Metta is also called Loving-Kindness meditation. It’s a structured way of meditating that focuses on compassion for self and others. It’s a wonderful practice that can be done in anywhere from 5 to any number of minutes. Unfortunately when we are really run ragged even 5 minutes can feel insurmountable. To do Speedy Metta, close your eyes (if you can… and if not, just focus your mind) and think to yourself “May I be safe, May I be healthy, May I be happy, May I be at ease” (or any phrases like this that resonate with you) and then think of one other person and repeat the same phrases directed at them (i.e. “May you be safe” etc). This is a great way to have a mindfulness break if someone is getting on your last nerve (just got off the phone with CRA?) or you are preoccupied worrying about someone else (Hello, parents of children of all ages!). It can also be a great mood booster when you want to express gratitude or love for someone. Doing that for even a few seconds can make everything a little shinier!
Mindfulness Meditation in basic terms is just focusing on your breath. Feeling the inhalation and exhalation and trying your best to focus your mind on paying attention to your continued breathing. That’s it! Fortunately you don’t need to be on a meditation pillow or in a certain posture to do this. Got a lot of email to do? Same! Why not take a few seconds to take 1 or 2 deep breaths between each email you read or send? Any tasks that are short in duration but also plentiful provide a natural structure for breathing breaks. I had a client who was bogged down marking student’s papers who did this while marking. Most of us breathe in a shallow way and even one deep belly breath can go a long way to calming the parasympathetic nervous system. It can be hard to remember to do this sort of repeated action, so consider a prompt to help you stay focused on taking those micro breaks.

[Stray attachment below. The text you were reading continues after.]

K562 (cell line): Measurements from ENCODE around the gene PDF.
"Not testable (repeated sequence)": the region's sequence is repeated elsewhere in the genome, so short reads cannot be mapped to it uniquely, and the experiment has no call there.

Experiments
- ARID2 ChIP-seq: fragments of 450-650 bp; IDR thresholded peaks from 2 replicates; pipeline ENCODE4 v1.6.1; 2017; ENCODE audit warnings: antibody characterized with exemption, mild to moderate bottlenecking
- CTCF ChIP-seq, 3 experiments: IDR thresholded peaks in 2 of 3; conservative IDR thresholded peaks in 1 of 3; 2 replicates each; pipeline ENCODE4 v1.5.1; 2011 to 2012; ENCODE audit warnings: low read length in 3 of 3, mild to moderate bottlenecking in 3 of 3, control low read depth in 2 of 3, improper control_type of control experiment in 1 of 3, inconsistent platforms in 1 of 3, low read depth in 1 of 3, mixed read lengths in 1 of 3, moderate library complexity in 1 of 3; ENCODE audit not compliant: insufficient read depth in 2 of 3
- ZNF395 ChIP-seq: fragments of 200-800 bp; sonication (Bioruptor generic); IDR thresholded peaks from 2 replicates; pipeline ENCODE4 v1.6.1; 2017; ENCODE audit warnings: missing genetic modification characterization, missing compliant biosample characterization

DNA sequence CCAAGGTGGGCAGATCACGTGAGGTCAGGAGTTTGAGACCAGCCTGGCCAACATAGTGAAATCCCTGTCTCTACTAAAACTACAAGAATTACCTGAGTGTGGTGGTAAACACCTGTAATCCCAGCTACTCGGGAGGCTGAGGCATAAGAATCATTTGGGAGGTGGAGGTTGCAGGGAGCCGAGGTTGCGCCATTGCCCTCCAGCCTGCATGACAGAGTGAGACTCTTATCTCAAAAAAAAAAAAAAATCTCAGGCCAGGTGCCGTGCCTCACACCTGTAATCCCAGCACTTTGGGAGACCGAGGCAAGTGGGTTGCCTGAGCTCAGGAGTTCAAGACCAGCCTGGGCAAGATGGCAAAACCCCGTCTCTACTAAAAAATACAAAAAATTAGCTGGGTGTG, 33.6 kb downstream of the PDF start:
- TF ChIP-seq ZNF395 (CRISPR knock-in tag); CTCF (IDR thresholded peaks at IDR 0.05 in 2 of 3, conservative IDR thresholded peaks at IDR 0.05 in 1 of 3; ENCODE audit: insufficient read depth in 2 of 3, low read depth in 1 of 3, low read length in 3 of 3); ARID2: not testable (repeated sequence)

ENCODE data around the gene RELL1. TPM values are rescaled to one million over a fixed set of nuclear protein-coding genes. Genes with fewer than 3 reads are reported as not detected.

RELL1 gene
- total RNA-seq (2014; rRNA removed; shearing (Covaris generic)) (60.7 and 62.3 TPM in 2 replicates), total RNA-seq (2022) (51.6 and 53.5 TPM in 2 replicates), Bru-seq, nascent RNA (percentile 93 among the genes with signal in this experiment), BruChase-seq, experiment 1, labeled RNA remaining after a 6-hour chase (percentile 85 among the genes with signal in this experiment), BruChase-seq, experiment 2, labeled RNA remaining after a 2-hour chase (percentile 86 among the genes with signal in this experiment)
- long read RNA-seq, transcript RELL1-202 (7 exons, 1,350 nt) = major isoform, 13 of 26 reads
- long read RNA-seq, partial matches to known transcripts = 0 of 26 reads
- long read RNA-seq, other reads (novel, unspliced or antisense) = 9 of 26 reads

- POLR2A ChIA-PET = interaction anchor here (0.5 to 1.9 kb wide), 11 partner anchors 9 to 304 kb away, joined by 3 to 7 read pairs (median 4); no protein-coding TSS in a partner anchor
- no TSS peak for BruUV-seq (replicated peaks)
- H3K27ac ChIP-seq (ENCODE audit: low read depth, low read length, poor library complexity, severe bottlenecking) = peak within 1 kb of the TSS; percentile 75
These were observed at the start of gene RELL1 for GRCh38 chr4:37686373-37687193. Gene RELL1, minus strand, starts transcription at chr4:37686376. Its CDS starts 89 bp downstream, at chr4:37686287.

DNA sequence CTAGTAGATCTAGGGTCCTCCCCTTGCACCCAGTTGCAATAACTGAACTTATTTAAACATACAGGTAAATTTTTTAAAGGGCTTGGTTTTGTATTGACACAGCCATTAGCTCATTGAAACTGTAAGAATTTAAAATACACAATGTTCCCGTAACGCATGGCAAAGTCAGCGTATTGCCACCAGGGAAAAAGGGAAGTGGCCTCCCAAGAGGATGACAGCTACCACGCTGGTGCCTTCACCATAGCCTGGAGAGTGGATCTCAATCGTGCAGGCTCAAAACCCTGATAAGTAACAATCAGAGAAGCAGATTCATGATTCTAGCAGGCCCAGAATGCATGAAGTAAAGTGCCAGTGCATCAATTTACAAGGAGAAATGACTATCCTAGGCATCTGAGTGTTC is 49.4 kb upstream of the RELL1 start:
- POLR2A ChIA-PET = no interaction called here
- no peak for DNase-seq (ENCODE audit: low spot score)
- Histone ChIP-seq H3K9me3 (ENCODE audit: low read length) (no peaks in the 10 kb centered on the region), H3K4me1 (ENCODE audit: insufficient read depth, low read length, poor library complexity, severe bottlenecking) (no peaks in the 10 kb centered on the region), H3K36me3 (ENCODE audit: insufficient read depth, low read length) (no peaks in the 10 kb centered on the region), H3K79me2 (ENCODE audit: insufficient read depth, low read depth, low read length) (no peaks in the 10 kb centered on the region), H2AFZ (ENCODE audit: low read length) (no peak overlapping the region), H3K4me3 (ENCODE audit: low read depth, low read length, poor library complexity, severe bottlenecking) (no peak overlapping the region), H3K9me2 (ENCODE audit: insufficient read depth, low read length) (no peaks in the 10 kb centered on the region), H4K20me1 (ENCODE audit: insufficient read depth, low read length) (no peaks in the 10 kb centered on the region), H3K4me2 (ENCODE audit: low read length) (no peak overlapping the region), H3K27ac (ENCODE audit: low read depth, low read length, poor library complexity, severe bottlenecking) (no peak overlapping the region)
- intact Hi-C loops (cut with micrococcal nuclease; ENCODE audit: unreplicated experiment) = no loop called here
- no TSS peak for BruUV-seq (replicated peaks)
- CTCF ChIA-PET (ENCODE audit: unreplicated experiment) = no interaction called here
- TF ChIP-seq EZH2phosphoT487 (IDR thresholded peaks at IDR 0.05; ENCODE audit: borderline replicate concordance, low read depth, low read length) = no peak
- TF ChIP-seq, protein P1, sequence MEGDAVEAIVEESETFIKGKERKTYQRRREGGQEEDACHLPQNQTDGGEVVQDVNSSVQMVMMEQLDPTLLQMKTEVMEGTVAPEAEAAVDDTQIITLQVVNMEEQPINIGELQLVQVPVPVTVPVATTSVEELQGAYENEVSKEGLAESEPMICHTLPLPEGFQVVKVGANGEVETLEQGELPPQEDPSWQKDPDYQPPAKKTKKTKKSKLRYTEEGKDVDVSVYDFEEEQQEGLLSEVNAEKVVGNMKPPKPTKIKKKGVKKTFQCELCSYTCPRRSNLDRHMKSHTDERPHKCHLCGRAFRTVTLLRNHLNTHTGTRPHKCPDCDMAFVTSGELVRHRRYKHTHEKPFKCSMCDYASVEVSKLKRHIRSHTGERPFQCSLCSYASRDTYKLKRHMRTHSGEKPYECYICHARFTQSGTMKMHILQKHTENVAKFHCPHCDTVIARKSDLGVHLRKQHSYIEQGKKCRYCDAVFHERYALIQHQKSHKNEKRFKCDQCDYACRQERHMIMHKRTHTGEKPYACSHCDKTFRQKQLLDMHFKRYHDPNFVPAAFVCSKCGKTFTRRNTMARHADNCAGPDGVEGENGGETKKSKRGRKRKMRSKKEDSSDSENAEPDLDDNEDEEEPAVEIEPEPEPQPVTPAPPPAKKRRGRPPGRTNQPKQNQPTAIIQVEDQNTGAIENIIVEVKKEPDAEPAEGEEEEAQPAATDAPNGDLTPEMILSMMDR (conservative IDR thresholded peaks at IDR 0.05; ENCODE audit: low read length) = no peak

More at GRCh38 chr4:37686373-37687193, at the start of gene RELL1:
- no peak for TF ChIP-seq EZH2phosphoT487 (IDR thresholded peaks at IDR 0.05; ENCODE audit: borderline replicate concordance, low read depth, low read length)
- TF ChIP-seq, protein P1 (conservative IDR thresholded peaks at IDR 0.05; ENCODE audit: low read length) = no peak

Sometimes you might be waiting for the subway or for someone to show up to an appointment impatiently thinking, “Come on, let’s do this thing!” (or maybe I am just describing myself ha ha). Those are also opportunities for mindfulness. Look around as if you have never seen what’s before your eyes. This can be really interesting to do in a place you’ve been many times before, like your own home or a subway station or your workplace. What haven’t you been seeing because you’ve simply become habituated? Taking a beat to simply look around and really take in your surroundings is a quick and easy way to practice mindfulness. With one caveat: do not do this while driving!
Bonus: Simply Existing!
The expression “We aren’t human doings we are human beings” is as true as it is cheesy. It is easy to not let yourself just exist. Just be. Don’t do anything. This is a bonus because it can be really challenging. Most of us are conditioned to be busy all the time and that’s really draining. While taking a few seconds or minutes to stop and allow yourself to just exist and do nothing else isn’t fully the ‘solution’ to overcoming this conditioning, it’s a great start. I have a tattoo on my wrist that says “I am, I am, I am” to remind me of this. It’s from the book The Bell Jar by Sylvia Plath. The full quotation is a good note to end on here:
Taking more frequent breaks and carving out time for mindfulness is much more accessible than many people think. I hope this has been helpful in giving you some ideas to try out.
I’d love to hear what works for you and if you have your own clever ways of taking Mindfulness Breaks.